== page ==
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Paul and the Gift
Paul and the Gift
John M. G. Barclay
Eerdmans, 2015
672 pp., $70.00

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Scot McKnight


The Unexamined Grace

What God's gift entails.

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A second implication immediately rises to the surface for those who have learned to think in terms of grace being reducible to superabundance, incongruity, and non-circularity. What about Paul's theology of grace? Isn't it as we have learned in the tradition? Barclay's answer is yes and no. In his opening summary, Barclay lays out his understanding of grace in Galatians and Romans. Here is his thesis for Paul: "Paul s theology of grace characteristically perfects the incongruity of the Christ-gift, given without regard to worth."

Barclay transcends Augustinian anthropology in the term "worth," for he is thinking not only of soteriology but also of how honor and worth were established in the Greco-Roman and Jewish worlds, a worth that has now been transcended by equality in Christ. Thus, he continues (all italics that follow are mine):

This theology is articulated within and for Paul's Gentile mission, and grounds the formation of innovative communities that crossed ethnic and other boundaries. This incongruous gift bypasses and thus subverts pre-constituted systems of worth. It disregards previous forms of symbolic capital and thus enables the creation of new communities whose norms are reset by the Christ-gift itself. Grace took its meaning in and from Paul's experience and social practice: the nature of the gift was embodied and clarified in novel social experiments.

This social emphasis of Barclay's, so characteristic of Pauline scholarship today in both the new and apocalyptic perspectives, challenges what Paul's theology of grace became in the theological tradition of the church, most definitely in the Augustinian line of thinking. The social experiment of an inclusive community turned in theological history toward an individual's self-reliance (a characteristic, as I said, of the "old" perspective on Paul): "In the subsequent interpretation of Paul, within an established Christian tradition, this motif has played a number of other roles, but has generally shifted from undermining the believers' previous criteria of worth to undercutting their self-reliance in attaining to Christian norms or their understanding of this effort as necessary for salvation."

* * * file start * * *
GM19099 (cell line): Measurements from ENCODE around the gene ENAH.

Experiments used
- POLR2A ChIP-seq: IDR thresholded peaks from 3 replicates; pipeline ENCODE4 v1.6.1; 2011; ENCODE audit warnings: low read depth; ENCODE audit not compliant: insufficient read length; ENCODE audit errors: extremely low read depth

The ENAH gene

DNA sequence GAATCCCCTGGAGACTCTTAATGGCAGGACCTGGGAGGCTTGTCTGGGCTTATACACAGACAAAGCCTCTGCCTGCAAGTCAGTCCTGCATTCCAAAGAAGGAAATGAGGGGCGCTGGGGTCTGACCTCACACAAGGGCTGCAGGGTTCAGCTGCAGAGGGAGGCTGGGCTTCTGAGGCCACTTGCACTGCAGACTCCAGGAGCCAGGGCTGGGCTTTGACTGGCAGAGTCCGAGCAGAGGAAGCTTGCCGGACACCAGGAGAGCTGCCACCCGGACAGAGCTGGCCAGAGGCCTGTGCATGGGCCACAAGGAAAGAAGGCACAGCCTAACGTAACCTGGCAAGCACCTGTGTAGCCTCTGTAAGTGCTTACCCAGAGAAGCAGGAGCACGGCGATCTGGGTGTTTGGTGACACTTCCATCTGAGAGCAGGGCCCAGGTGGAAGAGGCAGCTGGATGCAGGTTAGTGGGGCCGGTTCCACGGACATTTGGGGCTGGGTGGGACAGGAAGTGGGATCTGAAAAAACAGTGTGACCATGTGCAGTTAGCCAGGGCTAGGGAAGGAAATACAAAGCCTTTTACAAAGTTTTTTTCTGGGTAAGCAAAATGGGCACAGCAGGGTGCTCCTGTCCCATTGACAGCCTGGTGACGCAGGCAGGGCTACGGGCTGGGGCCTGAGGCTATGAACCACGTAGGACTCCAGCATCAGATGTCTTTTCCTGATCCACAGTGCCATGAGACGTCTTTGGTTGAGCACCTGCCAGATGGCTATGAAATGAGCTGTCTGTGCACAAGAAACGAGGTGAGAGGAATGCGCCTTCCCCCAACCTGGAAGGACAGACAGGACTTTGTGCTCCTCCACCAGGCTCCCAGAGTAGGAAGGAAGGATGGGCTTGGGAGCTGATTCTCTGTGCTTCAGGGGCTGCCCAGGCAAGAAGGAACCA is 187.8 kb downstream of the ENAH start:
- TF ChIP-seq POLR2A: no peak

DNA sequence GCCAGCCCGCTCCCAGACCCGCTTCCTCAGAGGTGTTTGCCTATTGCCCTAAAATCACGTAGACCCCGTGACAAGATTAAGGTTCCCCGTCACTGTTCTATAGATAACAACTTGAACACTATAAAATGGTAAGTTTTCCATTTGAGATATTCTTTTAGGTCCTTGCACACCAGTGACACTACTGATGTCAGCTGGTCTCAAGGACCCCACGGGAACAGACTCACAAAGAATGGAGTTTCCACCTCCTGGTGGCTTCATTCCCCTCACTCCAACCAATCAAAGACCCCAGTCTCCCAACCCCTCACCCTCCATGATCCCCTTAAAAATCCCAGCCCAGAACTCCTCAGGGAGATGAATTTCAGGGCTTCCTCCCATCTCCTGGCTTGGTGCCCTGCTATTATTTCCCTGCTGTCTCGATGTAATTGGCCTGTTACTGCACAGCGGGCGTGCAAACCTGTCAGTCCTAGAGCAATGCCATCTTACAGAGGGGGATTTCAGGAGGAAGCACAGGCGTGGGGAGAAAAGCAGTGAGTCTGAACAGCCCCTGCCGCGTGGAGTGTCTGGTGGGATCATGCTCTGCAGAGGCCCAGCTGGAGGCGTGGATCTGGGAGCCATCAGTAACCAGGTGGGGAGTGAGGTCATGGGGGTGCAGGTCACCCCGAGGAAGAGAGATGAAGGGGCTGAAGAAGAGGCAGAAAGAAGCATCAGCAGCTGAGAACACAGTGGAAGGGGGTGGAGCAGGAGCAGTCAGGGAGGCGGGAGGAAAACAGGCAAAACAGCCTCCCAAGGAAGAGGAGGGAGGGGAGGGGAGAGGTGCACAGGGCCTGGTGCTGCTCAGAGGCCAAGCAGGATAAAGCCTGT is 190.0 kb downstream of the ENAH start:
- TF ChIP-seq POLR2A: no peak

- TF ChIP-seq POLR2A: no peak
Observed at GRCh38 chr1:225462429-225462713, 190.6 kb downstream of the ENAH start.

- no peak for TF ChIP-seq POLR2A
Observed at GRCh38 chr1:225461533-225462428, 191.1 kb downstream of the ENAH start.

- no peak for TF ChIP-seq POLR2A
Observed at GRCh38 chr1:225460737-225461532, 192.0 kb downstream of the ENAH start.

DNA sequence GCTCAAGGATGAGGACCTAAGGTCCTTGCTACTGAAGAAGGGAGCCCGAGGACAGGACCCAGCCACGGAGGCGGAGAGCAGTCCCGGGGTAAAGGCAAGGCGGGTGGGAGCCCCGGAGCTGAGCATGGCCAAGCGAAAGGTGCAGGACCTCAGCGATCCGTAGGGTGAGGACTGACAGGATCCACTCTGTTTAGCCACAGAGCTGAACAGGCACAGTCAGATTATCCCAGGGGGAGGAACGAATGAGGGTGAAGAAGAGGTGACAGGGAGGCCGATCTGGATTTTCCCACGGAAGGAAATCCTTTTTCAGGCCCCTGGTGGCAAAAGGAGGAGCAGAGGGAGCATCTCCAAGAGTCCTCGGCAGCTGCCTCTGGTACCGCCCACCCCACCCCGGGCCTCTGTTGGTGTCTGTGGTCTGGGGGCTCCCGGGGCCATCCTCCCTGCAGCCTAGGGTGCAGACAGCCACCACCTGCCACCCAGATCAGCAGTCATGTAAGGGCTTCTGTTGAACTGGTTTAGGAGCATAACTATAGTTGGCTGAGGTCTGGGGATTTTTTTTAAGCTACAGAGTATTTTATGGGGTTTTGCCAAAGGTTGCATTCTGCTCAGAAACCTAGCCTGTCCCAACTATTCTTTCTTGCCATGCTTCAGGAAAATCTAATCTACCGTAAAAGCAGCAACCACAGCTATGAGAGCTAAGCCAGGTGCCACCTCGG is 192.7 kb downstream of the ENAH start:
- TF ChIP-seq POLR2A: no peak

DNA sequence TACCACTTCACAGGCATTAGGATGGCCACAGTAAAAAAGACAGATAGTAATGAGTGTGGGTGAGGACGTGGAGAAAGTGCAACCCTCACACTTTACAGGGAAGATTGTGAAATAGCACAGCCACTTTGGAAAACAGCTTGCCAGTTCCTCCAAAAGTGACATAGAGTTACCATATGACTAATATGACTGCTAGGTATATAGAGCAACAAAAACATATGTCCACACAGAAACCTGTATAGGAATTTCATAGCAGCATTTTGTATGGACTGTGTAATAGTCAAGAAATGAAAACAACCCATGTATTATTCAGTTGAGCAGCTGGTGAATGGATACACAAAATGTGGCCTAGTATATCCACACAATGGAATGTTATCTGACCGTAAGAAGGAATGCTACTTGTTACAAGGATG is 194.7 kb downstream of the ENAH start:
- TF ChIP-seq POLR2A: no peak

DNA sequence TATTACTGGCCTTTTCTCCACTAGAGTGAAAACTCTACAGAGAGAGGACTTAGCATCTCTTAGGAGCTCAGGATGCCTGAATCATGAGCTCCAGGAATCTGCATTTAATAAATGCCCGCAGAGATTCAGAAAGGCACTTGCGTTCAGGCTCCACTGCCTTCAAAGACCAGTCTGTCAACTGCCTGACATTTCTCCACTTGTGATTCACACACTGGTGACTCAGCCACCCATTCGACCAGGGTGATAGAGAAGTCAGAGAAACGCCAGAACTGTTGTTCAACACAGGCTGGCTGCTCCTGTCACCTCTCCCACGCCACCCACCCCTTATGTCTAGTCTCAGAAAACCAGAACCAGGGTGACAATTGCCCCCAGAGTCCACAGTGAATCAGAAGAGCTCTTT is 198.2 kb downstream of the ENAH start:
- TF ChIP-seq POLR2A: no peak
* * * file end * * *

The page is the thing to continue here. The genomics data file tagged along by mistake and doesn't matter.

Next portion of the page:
There are echoes here of the "old" perspective in a more apocalyptic mode, but there is also a concern with ecclesiology, mission, and church formation so characteristic of the "new" perspective. Barclay's focus for understanding Paul's theology of grace is on its incongruity, but his take here is expansive: any regnant system of worth and value is exploded in the embrace of all by God in Christ. What is perhaps most notable about this understanding of grace in Paul is the social focus Barclay gives it: grace was God's apocalyptic act of redemption in Christ to embrace all of humanity in Christ and to form visible but socially concrete living communities where this grace would be experienced and put on display.

A third implication then is how grace has been understood in the history of Christian theology, and it would be too much to detail all that Barclay raises to the surface, so a brief sketch and then a fuller statement about Luther, who one might say made grace famous in theology, must suffice here. Barclay's sketch of that history does not fall short of mastery or compelling prose. He sketches Marcion (singularity, incongruity), Augustine (priority, incongruity in spades, efficacy), Luther (superabundance, singularity, priority, permanent incongruity, and non-circularity but no emphasis on efficacy; and Luther focused on anti-self-reliance and subversion of ecclesiastical authorities), Calvin (priority, incongruity, efficacy, and circularity [not non-circularity, not singularity]; zero-sum game about righteousness, deeply dependent upon Augustine), Barth (incongruity, with wrestling over efficacy), Bultmann (incongruity, priority, and circularity with wrestling about efficacy; no singularity), Käsemann (incongruity into social contexts as well, not singularity or efficacy or non-circularity), J. Louis Martyn (incongruity, priority, efficacy), E. P. Sanders (incongruity, priority), James D. G. Dunn (priority as all-inclusive of grace's meaning, but also incongruity),

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